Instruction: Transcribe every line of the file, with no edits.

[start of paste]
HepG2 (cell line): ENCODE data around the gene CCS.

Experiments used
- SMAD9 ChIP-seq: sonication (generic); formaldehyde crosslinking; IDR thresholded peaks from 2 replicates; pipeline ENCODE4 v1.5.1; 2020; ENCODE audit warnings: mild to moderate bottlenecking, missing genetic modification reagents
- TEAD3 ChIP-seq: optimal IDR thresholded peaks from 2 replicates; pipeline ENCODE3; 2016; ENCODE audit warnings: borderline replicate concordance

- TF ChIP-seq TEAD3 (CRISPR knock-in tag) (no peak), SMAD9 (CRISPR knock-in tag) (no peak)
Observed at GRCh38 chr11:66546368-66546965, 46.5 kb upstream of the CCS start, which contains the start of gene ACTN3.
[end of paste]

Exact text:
HepG2 (cell line): ENCODE data around the gene CCS.

Experiments used
- SMAD9 ChIP-seq: sonication (generic); formaldehyde crosslinking; IDR thresholded peaks from 2 replicates; pipeline ENCODE4 v1.5.1; 2020; ENCODE audit warnings: mild to moderate bottlenecking, missing genetic modification reagents
- TEAD3 ChIP-seq: optimal IDR thresholded peaks from 2 replicates; pipeline ENCODE3; 2016; ENCODE audit warnings: borderline replicate concordance

- TF ChIP-seq TEAD3 (CRISPR knock-in tag) (no peak), SMAD9 (CRISPR knock-in tag) (no peak)
Observed at GRCh38 chr11:66546368-66546965, 46.5 kb upstream of the CCS start, which contains the start of gene ACTN3.